Four artists reflect on gender, culture, politics and the environment with acrylic paintings by Chuck Trotsky, illustrated books by Anna Weisenfeld, sculptural installations by Gampo Wickenheiser and mixed media collages by Vanessa Compton.

Charles Trotsky is an alter-ego painter. While his creator Ben Barnes paints the first person experience of living in Vermont, Trotsky has no boundaries, no rules, no reputation to spoil. His first body of work was painted in secret and after over a year was installed and exhibited anonymously.

This new collection of paintings can loosely be referred to as "gender studies." Using pop-culture images as a language, Trotsky presents the viewer with painted "studies of gender." Society's stereotypes are blurred, often by a shifted context or anachronism. A subtext of feminism, commercialization, and body image finds a voice in bright colors, familiar yet enigmatic imagery, typography, and geometric composition. The paintings are all acrylic on panel, often utilizing angled panel edges or other three dimensional "art as object" construction.

Artist Anna Weisenfeld makes delicate, one-of-a-kind handmade accordion books that, at first glance, appear quite whimsical but upon closer inspection the viewer discovers something is most definitely off. These “almost worlds” question the world we all live in and are made using a variety of paper, gouache, pastel, pen and ink.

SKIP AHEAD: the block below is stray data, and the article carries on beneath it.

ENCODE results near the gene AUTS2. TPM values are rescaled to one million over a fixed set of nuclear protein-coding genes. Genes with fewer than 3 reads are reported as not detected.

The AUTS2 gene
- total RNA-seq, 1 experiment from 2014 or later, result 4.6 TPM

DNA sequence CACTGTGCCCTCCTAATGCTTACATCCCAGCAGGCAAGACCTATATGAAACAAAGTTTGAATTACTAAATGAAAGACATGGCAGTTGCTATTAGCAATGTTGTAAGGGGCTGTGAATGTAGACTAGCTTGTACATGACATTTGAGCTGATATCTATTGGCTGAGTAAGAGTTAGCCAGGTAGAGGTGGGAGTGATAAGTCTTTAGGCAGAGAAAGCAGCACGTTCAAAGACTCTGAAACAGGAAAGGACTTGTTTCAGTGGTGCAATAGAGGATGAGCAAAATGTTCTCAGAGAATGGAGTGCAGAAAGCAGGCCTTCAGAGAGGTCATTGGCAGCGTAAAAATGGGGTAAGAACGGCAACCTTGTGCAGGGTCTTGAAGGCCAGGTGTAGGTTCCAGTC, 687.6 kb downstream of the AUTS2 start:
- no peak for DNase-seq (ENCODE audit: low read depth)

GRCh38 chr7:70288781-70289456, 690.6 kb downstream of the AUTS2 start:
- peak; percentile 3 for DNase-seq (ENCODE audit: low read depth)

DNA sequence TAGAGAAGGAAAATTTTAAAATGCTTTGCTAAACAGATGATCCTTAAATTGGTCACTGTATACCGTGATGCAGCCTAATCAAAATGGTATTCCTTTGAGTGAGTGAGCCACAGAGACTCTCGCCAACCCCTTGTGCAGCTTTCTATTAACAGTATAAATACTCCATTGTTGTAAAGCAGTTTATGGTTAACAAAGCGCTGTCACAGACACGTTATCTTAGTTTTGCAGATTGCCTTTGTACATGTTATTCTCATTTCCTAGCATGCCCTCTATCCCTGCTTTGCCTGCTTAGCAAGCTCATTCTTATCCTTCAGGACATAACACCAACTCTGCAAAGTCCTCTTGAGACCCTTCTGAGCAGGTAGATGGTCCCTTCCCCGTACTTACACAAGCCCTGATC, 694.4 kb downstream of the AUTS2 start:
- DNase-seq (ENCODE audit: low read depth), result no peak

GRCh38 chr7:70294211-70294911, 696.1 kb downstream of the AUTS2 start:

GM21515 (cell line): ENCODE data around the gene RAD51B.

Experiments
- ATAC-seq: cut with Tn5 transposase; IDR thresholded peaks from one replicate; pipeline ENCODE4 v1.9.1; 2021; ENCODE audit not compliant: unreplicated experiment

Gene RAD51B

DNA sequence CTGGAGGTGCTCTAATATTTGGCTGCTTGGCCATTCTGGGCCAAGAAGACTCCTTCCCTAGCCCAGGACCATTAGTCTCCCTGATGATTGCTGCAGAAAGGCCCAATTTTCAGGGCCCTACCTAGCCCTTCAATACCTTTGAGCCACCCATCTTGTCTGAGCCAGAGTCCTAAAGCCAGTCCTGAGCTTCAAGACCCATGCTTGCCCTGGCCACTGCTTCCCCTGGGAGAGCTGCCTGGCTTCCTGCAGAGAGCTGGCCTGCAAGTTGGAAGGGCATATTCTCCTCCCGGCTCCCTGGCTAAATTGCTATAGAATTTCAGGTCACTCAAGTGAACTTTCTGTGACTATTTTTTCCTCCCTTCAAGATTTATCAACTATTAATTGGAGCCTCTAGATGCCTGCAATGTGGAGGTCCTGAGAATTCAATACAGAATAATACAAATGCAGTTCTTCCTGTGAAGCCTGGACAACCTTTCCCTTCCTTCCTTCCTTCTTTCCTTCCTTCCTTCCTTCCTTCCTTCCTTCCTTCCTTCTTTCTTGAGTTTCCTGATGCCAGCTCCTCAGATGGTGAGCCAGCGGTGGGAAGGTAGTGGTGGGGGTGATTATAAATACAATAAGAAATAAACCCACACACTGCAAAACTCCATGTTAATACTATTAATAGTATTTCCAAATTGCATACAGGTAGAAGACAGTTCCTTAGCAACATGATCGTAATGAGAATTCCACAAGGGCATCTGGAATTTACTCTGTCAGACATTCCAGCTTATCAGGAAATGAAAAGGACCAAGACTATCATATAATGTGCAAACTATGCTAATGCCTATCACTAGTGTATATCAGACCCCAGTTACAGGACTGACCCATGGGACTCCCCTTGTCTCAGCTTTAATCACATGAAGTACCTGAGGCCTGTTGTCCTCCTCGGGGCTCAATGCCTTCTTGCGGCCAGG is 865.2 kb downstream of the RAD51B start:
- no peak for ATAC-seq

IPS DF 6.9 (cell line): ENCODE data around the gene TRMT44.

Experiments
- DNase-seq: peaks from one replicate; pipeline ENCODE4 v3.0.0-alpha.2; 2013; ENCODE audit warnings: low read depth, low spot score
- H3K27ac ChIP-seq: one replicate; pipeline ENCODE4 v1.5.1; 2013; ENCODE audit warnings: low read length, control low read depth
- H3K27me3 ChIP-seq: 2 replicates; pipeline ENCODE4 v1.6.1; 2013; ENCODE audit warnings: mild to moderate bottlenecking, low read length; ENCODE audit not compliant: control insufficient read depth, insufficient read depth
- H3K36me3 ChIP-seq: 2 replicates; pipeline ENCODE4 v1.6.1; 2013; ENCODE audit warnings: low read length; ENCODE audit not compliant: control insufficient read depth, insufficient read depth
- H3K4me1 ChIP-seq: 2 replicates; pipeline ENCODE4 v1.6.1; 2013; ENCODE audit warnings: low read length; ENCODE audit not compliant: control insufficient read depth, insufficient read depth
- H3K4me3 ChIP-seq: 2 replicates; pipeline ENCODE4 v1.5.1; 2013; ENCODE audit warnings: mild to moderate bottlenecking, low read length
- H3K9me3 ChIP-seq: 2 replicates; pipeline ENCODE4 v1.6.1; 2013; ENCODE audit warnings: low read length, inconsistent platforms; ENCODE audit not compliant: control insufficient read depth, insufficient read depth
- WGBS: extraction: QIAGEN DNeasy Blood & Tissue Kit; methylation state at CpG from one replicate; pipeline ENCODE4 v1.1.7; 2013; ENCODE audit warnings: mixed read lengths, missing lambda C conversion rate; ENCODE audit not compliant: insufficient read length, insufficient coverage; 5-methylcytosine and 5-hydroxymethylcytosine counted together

Sculptor Gampo Wickenheiser looks to light, shadow, form and space to communicate his findings as a witness to the world. Wickenheiser says “My efforts can be literal, with little room for interpretation. Or they can vague, with openness for emotion and perspective to take hold. Hopefully they will have fire of heart and cool of mind to be honest in my interpretations.”

Artist Vanessa Compton finds the images that inspire her collages wherever she goes: plane, train, automobile, trading post, mountain top. Countless pieces of hand-cut paper, culled from a decade’s worth of hunting through books and magazines, create a kaleidoscopic effect that is released onto the canvas by hands, scissors, gel medium, acrylic and oil.

Compton is moved by the ways the planet has been worshipped and defiled and the ability for it to come back again with its Eastern cathedrals of forest and panoramic horizons of the West. Her work has a specific lens on the First Nations people of North America but she follows a trail of broken promises the world over.

All four exhibiting artists are members of generation X/Y and live and work in Vermont’s Northeast Kingdom.

This exhibit is on dispaly from Oct. 1 through Nov. 26 at the Highland Center for the Arts, 2875 Hardwick St. Greensboro.

Free and open to the public. For more information, please call (802) 533-9075 or visit